A love letter is written and destroyed; a mother disapproves of her son’s sexual orientation and desperately wants to prevent his gay lover from having any contact with him when he becomes seriously ill.
The lover is a married man with two children, holds a high position within the church, and needs to know his new lover’s true feelings. He stands to lose everything – wife, children, and his career. But if he knew for sure that this was a real and valued relationship then he might just be prepared to pay that price.
Hypocrisy reigns as members of the church hierarchy take steps to prevent what they see as a looming scandal. Never mind that some of them harbour secrets about their own sexual orientation, they choose to put God before their gay inclinations. They are career men prepared to sacrifice their personal feeling for advancement within the sanctity of the church and take a dim view of anyone who isn’t prepared to do the same. A scandal such as this can damage the reputation of the church, they feel, and that cannot be allowed to happen.
Can I be Gay and Christian?
This is a question that few gay romance novels tackle; to be both gay and Christian for many is considered to be a contradiction in terms, a forbidden love. They will say there is no gay God and there can be no gay church, but real life is not like that. Some Christians are gay and some of those decide to work for the church. This gay love story examines the dilemmas they face. Must they choose to conceal their true feelings in order to pursue a their calling within the church?
Surely, all Christians have a right to worship their God and live their lives in a compassionate and caring way according to their Christian beliefs, despite their sexual orientation? And even if they work for the church.
The church professes itself to be modern and all embracing, so when one of their flock has a gay awakening, a realisation that his marriage to a woman is no more than a façade for him to hide behind, then surely he has every right to think that this will be both accepted and tolerated. The reality is, however, that instead of acceptance and tolerance, he now faces hostility, not just from his superiors in the church, but also from family and friends. None of this helps him as he tries to deal and come to terms with what is already a complicated and delicate situation.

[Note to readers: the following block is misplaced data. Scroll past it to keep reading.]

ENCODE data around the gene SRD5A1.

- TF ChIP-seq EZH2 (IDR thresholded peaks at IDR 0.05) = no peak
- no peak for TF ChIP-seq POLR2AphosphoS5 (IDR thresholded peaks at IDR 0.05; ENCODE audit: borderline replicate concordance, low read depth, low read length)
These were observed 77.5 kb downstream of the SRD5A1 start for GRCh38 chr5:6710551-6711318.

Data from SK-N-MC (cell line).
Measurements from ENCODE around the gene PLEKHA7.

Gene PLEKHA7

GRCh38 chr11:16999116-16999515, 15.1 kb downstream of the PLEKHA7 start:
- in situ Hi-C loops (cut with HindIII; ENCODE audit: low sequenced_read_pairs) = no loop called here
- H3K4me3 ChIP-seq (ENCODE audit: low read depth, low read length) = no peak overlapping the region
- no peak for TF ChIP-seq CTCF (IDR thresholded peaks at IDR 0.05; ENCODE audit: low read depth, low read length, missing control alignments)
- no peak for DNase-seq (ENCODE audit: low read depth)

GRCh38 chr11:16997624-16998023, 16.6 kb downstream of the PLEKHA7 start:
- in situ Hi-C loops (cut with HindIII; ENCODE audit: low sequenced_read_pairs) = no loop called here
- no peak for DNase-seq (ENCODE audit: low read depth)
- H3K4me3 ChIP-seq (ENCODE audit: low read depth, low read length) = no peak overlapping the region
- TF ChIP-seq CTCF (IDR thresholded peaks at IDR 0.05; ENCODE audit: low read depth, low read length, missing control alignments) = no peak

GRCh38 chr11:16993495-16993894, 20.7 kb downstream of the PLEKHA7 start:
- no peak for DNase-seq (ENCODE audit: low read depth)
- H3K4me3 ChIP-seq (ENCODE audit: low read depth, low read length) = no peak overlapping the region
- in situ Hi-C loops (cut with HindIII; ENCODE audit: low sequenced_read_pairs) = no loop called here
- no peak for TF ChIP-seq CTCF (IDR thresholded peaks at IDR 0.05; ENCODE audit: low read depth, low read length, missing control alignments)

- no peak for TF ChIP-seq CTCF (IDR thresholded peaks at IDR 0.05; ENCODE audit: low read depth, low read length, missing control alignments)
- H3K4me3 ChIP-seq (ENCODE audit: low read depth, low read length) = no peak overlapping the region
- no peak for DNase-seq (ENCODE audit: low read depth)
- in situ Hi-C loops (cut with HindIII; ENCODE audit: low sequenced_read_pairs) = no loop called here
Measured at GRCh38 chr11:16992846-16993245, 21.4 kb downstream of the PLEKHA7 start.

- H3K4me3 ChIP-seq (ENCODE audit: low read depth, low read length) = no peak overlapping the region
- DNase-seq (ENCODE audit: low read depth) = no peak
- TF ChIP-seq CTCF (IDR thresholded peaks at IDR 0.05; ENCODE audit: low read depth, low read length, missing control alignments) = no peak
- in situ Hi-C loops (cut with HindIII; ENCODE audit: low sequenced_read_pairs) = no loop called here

He has found true love, but the relationship is balanced on a knife edge; serious illness intervenes and the family, with a less than sympathetic perspective on the situation, get control, with one objective in mind: to end this fledgling relationship.
The easy option is to kowtow to the pressure of the church, return to the security of a straight relationship with his wife, and leave his gay lover to his plight. Certainly that is consensus against him – hardly a Christian posture!
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~ Yesterday Rachel got a recording of the conversation in the post. Word for word she could listen to what I said to Terry. Victor wrote a note to say it showed I was a serial liar, I had always slept around, and Terry was just one amongst many.”
Charles said nothing to contradict what was said. It suited him to be silent.
“To make a secret recording and use it in that way was so wrong,” went on James “and it is not like Terry.” ~
~At the same time a meeting was taking place in bishop’s study.
“I cannot see why we are discussing this,” the archdeacon was obviously irritated. “There is a full agenda to get through.”
“I just wanted the matter finalised,” said the bishop, somewhat apologetically.
“Well, as far as I am concerned he is out of our hands,” replied the archdeacon. “He chose to resign, and that is that!” ~